Technological advancement has an ambivalent character concerning the impact on biodiversity. It accounts for major detrimental environmental impacts and aggravates threads to biodiversity. On the other hand, from an application perspective of environmental science, there are technical advancements, which increase the potential of analysis, detection and monitoring of environmental changes and open a wider spectrum of sustainable use strategies.The concept of biodiversity emerged in the last two decades as a political issue to protect the structural and functional basis of (...) earthbound life. In this respect, it represents a great challenge for science, in particular for ecology, which is the scientific discipline mainly involved in contributing to understand biodiversity issues.In this paper, we state a strong necessity for ecologists to work in close connection with other disciplines and within their own discipline across the different organisation levels. Each level has some specific properties to which ecological terminology has been adapted, and joint views are necessary to understand complex networks. In this context, ecological theory provides the background to analyse biological complexity and the relationship of structure and dynamics on different integration levels and provides the interface to mediate social and political issues.Important features of new technologies for advances in ecological theory refer to (1) an increase in information processing capacities, (2) more efficient automatic data acquisition and device operation, and (3) an increase in resolution (grain and extent).One crucial consideration we analyse is the trend that a quantitative development in one particular discipline may open a new potential for qualitative advancement in other disciplines when the quantitative advancement is applied in a new disciplinary context.We illustrate these qualitative developments that are based on technological advancements and which helped to advance ecological theory qualitatively with two examples: (1) The underlying mechanisms causing regularly oscillating rodent populations are subject to a decade long discussion in ecology. Using the possibilities of modern information processing, it is possible to represent the discussed hypotheses in an integrative object oriented model and analyse how the underlying causal net works. (2) The second example originates from biosafety research dealing with the environmental impact of genetically modified organisms (GMO). The project GenEERA develops a complex up-scaling procedure from below field-level information to the landscape scale in order to investigate spread and persistence of GM oil seed rape (Brassica napus) under different scenarios. The approach gives an example, how ecological modelling can be used to combine different information levels to derive conclusions on a higher spatial scale.In an overall conclusion we relate the described approaches to a wider system analytical context in which we interpret theory developments and biodiversity issues with a system theoretical description of growth processes. We obtain the view that in self-organising systems there is a tendency for autonomous development which tends to be dominating far away from capacity limitations. However, while approaching capacity limitations, a tendency towards closer coupling of internal and external cause-effect networks emerges. We also find that the relation of biodiversity, ecosystem services, and social dynamics can be interpreted in this framework. In this context, the demand for closer interdisciplinary cooperation to solve existing problems appears as an indication of emerging capacity limitations (or the reaching of saturation levels) both, in the theoretical as well as in the (bio-) physical domain. (shrink)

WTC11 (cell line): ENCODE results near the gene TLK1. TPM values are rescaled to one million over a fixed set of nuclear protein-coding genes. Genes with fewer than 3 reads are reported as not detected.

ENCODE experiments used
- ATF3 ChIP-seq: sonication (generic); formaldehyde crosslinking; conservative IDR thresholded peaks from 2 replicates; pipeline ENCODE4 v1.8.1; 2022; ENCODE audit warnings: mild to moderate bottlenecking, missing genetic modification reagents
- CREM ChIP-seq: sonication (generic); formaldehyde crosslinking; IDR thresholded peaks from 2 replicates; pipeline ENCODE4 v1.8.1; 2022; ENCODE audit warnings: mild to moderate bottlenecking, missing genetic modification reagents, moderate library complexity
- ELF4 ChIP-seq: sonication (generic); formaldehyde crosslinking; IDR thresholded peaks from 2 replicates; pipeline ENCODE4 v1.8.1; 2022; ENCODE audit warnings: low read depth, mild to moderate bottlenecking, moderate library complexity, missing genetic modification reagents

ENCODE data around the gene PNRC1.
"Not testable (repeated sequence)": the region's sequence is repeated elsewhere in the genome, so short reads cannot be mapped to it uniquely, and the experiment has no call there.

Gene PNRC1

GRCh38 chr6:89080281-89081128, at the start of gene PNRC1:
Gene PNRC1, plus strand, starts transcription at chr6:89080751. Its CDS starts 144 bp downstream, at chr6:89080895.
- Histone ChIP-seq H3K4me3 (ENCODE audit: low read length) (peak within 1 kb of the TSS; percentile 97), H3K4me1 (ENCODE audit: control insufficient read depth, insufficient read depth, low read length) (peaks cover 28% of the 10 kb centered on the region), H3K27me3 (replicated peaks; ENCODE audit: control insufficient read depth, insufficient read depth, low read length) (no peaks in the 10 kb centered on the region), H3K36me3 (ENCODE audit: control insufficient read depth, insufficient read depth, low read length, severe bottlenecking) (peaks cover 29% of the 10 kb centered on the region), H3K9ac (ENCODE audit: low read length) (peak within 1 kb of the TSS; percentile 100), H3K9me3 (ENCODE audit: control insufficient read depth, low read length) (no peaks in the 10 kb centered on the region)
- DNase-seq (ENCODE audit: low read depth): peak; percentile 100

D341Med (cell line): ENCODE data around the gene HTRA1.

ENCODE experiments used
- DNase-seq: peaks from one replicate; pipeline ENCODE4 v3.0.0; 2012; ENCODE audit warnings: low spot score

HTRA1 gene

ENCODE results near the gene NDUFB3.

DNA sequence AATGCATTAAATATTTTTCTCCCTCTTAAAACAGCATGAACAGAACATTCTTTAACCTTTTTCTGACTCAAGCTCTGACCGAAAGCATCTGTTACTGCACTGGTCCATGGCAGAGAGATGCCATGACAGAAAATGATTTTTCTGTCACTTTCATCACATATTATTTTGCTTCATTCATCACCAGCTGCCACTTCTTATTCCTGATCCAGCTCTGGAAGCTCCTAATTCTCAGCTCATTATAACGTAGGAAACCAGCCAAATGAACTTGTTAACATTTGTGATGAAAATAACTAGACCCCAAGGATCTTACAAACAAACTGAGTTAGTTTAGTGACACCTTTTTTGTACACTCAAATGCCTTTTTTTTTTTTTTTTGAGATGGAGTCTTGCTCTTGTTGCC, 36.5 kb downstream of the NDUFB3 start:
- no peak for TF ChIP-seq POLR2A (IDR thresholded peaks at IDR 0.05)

In the course of its preparation, the 1997 convention on human rights and biomedicine adopted by the Council of Europe instigated a widespread debate. This article examines one of the core issues: the notion of the human being as depicted in the convention. It is argued that according to the convention, this being may exist in three different legal categories, namely 'human life', 'embryo', and 'personhood', each furnished with an inherent set of somewhat different rights, yet none of them clearly (...) defined, thus leaving it to domestic law to regulate at what point a human being belongs to which category. While this approach is understandable from a political point of view, it creates a vicious circle, since law thereby has to define its own foundation and, in the case of the convention, to protect a being that it cannot define. It appears that this form of life is seen rather as a given entity, taking precedence over the interests of society and science, and its dignity and identity forming criteria for the subsequent systems of culture, simply because this life is human and nothing else. Thus, the convention approaches a natural law position. (shrink)